Fiduciary duties of shareholders of closely held corporations.
Counsel to businesses take note: shareholders of closely held corporations have fiduciary obligations to each other greater than those in the world of publicly traded organizations. Here's a primer on Illinois law.
What do Cargill, Koch Industries, and Sports Authority have in common? They are all closely held corporations, and as such, their shareholders may have fiduciary duties to each other that shareholders of publicly traded corporations do not have. (1) While most closely held corporations are small organizations, as the above list illustrates, many are large businesses. (2)
This article analyzes the fiduciary duties among shareholders of the closely held corporation. (3) Illinois is typical of most states in its treatment of shareholders of a closely held corporation, and it will serve as our model for reviewing this emerging area of law. (4)
How closely held corporations are created
Most corporations in the United States are closely held, (5) either by meeting statutory requirements or by the very nature of its corporate and shareholder attributes. (6)
Statutory creation. Statutory requirements to qualify as a close corporation vary from state to state. (7) In Illinois, for example, the Illinois Business Corporation Act allows corporations to elect "close" corporate status. (8)
By so doing, these corporations subject themselves to provisions of the law that ease certain formalities the Act otherwise imposes. Because it is uncommon for a corporation to statutorily elect to become a close corporation, this article will not analyze or discuss these state statutes.
Creation by corporation and shareholder attributes. A corporation does not have to be incorporated as a statutory close corporation for shareholders to owe fiduciary duties. (9) If a corporation has not statutorily elected close-corporation status and a dispute arises among shareholders, courts will consider the facts and circumstances surrounding the shareholders' relationships and may determine that fiduciary duties exist. (10)
Courts analogize these duties to those owed within a statutorily created closely held corporation. (11) While there is no standard set of attributes, certain characteristics distinguish closely held corporations from their publicly traded counterparts. (12)
Typically, the stock of a closely held corporation is held by only a few shareholders, has no market in which to trade its shares, and is not freely traded. (13) Shareholders often invest their money, time, and effort into a closely held corporation to get a voice in the management (14) and may serve as directors, officers, and employees. (15)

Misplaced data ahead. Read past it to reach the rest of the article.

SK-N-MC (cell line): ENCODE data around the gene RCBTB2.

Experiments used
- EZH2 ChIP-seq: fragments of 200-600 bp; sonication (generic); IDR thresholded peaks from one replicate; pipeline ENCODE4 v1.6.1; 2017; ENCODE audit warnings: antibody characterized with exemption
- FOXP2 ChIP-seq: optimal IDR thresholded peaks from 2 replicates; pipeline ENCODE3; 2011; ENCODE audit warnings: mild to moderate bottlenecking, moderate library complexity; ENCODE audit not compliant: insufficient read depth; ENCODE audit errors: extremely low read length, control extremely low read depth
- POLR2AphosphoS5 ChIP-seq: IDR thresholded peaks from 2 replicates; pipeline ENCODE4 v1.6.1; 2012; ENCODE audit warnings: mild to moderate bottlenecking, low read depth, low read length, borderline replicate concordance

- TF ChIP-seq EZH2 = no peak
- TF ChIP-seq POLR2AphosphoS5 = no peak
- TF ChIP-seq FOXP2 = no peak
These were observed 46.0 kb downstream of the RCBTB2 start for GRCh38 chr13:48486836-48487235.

Fiduciary duties and close corporations
An exception to the rule. Generally, shareholders of a corporation have no obligations or duties to each other. In Illinois, for example, the Illinois Business Corporation Act of 1983 (16) states that "[a] holder of or subscriber to shares of a corporation shall be under no obligation to the corporation or its creditors with respect to such shares other than the obligation to pay to the corporation the full consideration for which the shares were issued or to be issued." (17)
Corporate fiduciary duties can be organized into the categories of good faith, honesty, candor, and loyalty. (18) Good faith and honesty are largely self explanatory, and "candor" is defined as the disclosure of material facts. A claimed breach of the duty of loyalty is the most likely to be litigated and has been defined as "a person's duty not to engage in self-dealing or otherwise use his or her position to further personal interests rather than those of the beneficiary." (19)
Courts impose fiduciary duties on shareholders of closely held corporations. Because of the unique characteristics of a closely held corporation, there is greater potential for actual or perceived unfairness among the shareholders. (20) This risk, especially to minority shareholders, has led courts to extend shareholder-to-shareholder fiduciary duties. (21)
In 1993, a bankruptcy court sitting in Illinois wrote that "shareholders in a closely held corporation owe a fiduciary duty to deal with the utmost good faith, fairly, honestly, and openly with their fellow stockholders." (22) The seventh circuit similarly held that shareholders of closely held corporations are fiduciaries of each other and must act loyally, in good faith, and honestly with the other shareholders. (23)
Some courts analogize closely held corporations to partnerships, envisioning a fiduciary relationship similar to that among traditional partners. (24) They observe that fiduciary duties between shareholders in a closely held corporation are necessary "because while a closely held corporation embodies the corporate form, it in many ways resembles a partnership. Thus, 'the mere fact that a business is run as a corporation rather than a partnership does not shield the business venturers from a fiduciary duty similar to that of true partners.'" (25)
The nature and extent of the duty
While courts agree shareholders of a closely held corporation owe one another special fiduciary duties under special circumstances, they differ about when and to whom.
Most agree that majority shareholders have fiduciary duties to minority shareholders. (26) "Majority shareholders" are one or more shareholders who control the necessary shares to elect a majority of the board of directors, or who by agreement or otherwise have control over the business. (27)